Imagine being a college freshman and getting trained by a fellow student who, after a few months, leaves school and lands a job where he’ll make about $25 million over four years.
That’s what life has been like for former Flanagan star Josh Metellus, a 6-0, 205-pound freshman safety.
Metellus is one of three ex-Flanagan freshmen on the Michigan Wolverines roster — Devin Bush and Devin Gil are the others. But Metellus has perhaps the most intriguing opportunity of the three — following in the cleat marks of Jabrill Peppers, a likely top-10 or even top-five NFL draft pick this coming April.
The apprenticeship for the Flanagan trio ends on Friday night, when their Wolverines play Florida State in the annual Orange Bowl Classic.
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Come this spring, Metellus will get his opportunity to start.
“This Josh Metellus — we’re really excited about him,” Michigan defensive coordinator Don Brown said earlier this week. “He can kind of be the poor man’s Jabrill Peppers.”
Even the “poor man’s” Peppers can make a lot of NFL money if things work out for Metellus.
But there’s still much more work to be done.
“We’ve got to get [Metellus] a little bigger maybe,” Brown said. “But he can do a lot of the things we ask Peppers to do. [Metellus] can play either safety spot. He’s really intelligent. He understands [defensive] concepts.”
Even though Brown said Metellus might need to get bigger to play the versatile linebacker/safety “viper” role in which Peppers has excelled, that may not necessarily be true. Peppers is almost the same size as Metellus at 6-1, 205 pounds.
All Peppers did this season was become a unanimous first-team All-American.
It’s high praise for a freshman such as Metellus to even be mentioned in the same sentence as Peppers, but Michigan’s coaching staff clearly loves its newcomer.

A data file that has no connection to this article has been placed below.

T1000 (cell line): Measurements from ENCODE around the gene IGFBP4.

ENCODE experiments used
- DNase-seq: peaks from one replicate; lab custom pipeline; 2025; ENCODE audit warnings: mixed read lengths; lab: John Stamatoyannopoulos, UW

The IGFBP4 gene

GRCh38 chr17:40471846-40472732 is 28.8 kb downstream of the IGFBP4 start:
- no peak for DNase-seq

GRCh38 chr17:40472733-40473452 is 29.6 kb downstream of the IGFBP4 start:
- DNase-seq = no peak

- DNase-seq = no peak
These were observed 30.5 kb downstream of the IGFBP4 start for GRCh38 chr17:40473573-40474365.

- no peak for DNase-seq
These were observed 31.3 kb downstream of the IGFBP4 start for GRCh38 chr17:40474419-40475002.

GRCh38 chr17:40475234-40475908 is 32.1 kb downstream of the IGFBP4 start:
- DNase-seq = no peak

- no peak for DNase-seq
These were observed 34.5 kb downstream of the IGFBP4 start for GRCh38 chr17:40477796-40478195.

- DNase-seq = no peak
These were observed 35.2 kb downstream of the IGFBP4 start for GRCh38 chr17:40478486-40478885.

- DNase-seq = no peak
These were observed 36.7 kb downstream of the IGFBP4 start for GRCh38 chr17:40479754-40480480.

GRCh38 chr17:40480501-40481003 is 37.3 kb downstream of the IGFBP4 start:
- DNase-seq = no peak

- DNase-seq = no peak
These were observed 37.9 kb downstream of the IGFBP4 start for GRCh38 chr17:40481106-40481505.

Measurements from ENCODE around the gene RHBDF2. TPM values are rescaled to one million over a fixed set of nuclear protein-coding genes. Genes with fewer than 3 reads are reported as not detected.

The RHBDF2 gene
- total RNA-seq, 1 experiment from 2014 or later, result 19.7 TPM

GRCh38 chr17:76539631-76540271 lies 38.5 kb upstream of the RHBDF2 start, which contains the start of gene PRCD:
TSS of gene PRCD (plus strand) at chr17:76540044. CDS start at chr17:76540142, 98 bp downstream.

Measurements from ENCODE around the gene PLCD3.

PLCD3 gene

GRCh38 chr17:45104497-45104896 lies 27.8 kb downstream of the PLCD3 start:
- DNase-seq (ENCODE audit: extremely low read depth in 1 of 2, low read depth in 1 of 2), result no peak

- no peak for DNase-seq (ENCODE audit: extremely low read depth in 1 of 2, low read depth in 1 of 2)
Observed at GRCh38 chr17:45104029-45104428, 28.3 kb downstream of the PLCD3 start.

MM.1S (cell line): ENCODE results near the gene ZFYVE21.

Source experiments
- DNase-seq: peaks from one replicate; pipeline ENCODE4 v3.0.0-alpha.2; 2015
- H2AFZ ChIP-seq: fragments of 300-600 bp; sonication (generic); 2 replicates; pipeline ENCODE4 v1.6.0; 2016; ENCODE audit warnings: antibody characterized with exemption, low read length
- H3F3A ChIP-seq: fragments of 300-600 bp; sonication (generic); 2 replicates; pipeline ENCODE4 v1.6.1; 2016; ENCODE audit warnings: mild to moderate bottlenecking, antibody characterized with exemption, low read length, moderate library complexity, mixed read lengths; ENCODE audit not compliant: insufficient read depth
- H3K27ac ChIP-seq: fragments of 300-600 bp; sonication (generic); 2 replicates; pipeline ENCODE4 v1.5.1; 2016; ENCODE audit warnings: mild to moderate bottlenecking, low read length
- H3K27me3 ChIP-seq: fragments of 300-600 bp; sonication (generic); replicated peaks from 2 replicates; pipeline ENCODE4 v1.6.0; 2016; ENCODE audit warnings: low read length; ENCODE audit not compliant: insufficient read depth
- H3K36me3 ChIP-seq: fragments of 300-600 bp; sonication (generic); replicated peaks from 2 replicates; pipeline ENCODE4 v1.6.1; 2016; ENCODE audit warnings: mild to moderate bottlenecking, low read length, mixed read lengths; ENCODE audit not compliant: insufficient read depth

“I’m not sure if I want to take Josh out of [safety] and turn him into a viper full-time,” Brown said. “But boy, wouldn’t it be wonderful if this guy continues to mature? He’s a different guy [than Peppers], but he has those qualities.”
Brown said Gil, a 6-2, 230-pound linebacker, will have a chance to make the two-deep roster this spring.
But Bush, a 5-11, 230-pound linebacker, is already there.
“Devin Bush has been a solid No. 2 guy since the day he arrived on campus,” Brown said. “I kind of threw him in there.
“He’s in a position where, this spring, he will be in a starting role. And then he’s off and running.”
FUTURE SACK MASTER
Florida State led the nation this season in sacks.
True freshman Brian Burns is another local star that might ensure the Seminoles’ pass rush will continue to terrorize opposing quarterbacks for years to come.
Burns, a Plantation American Heritage graduate, leads all freshmen in the nation with 9 ½ sacks this season.
“He’s very athletic and very intelligent,” FSU defensive coordinator Charles Kelly said. “It’s fun to be around him and he learns quickly. He’s got a chance to be very special if he keeps working and keeps developing.”
Burns, a U.S. Army All-American at Heritage last season, has made sure to soak up as much knowledge from FSU defensive stalwarts such as DeMarcus Walker on a unit that has brought down the quarterback 47 times entering Friday’s Orange Bowl.
Sophomore Tarvarus McFadden, who has had a prolific season of his own with a FBS-high nine interceptions, thinks his former high school teammate is on track to becoming one of the country’s best defensive ends.
“I knew Brian was going to be special,” McFadden said. “That’s why I tried to get him to come here, and I’m glad he chose [FSU]. Brian has come a long way. As a freshman he made the best impact in the country, I think. Brian is going to be something special in the near future.”